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Crop Science Abstract -

Sulfur Availability, Rubisco Content, and Photosynthetic Rate of Soybean


This article in CS

  1. Vol. 37 No. 6, p. 1801-1806
    Received: Feb 4, 1997

    * Corresponding author(s): rshibles@iastate.edu
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  1. P. J. Sexton,
  2. W. D. Batchelor and
  3. Richard Shibles 
  1. Dep. of Agronomy
    Dep. of Agricultural and Biosystems Engineering, Iowa State Univ., Ames, IA 50011



Understanding the role of S in soybean [Glycine max (L.) Merr.] growth is important because a deficiency of the S-containing amino acids methionine and cysteine limits the nutritional value of soybean protein. As part of a broader study of S uptake and use, our objective was to quantify the effect of S availability on photosynthetic characteristics of soybean. Kenwood soybean was grown in a 3:1 mixture of Ida silt loam [fine-silty, mixed (calcareous), mesic Typic Udorthent] and acid washed sand with varying amounts of S added as gypsum (CaSO4) in two greenhouse trials. Single-leaf CO2-exchange rate (CER), quantum efficiency, dark respiration, leaf S, leaf N, and Rubisco content were determined. There appeared to be a critical level of 35 mg S per kg mixture (about 85 mg S per plant) below which specific leaf S (mg m−2 leaf area) declined linearly with decreases in soil S availability. On average, the most S deficient plants had 70% lower CER, 42% less quantum efficiency, and 50% decline in dark respiration relative to plants receiving adequate S. Total leaf N and Rubisco content were linearly related to leaf S levels, and declined on average 62, and 95%, respectively, as S declined from approximately 120 to 40 mg S m−2 leaf area. There was a linear relation between CER and Rubisco content; however, the amount of nonstructural carbohydrates per unit leaf N increased two-fold under S deficiency, suggesting that limitations on sink strength were greater than those on source capacity. Carbon dioxide exchange rate was linearly related to leaf S content at all sample dates, with a mean relation of 216 (unol CO2 g−1 S s−1. The Rubisco fraction declined linearly from nearly 50 to <10% of soluble protein, as leaf soluble protein content declined under S deficiency. We postulate that the decline in the Rubisco fraction may be a function of increased relative importance of housekeeping enzymes for survival as protein levels decline, and/or down-regulation of Rubisco synthesis in response to a build up of carbohydrates in the source leaves under S deficiency.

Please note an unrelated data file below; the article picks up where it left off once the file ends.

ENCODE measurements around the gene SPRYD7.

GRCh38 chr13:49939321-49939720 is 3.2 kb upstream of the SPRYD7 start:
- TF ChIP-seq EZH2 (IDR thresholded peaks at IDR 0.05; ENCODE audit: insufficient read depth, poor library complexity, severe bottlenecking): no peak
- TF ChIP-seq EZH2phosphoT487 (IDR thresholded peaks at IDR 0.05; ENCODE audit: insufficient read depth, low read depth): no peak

Journal Paper no. J-17211 of the Iowa Agric. and Home Econ. Exp. Stn., Ames, IA. Project no. 2275, a contributing project to NC-142.

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